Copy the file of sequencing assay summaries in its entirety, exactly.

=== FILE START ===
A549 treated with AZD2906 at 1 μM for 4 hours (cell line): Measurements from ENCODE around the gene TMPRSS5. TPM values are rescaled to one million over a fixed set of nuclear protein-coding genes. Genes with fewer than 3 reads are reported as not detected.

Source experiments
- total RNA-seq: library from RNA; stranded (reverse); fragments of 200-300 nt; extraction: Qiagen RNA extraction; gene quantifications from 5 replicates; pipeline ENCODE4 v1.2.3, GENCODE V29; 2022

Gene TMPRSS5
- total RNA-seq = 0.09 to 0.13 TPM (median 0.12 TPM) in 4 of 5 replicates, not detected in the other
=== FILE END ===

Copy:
A549 treated with AZD2906 at 1 μM for 4 hours (cell line): Measurements from ENCODE around the gene TMPRSS5. TPM values are rescaled to one million over a fixed set of nuclear protein-coding genes. Genes with fewer than 3 reads are reported as not detected.

Source experiments
- total RNA-seq: library from RNA; stranded (reverse); fragments of 200-300 nt; extraction: Qiagen RNA extraction; gene quantifications from 5 replicates; pipeline ENCODE4 v1.2.3, GENCODE V29; 2022

Gene TMPRSS5
- total RNA-seq = 0.09 to 0.13 TPM (median 0.12 TPM) in 4 of 5 replicates, not detected in the other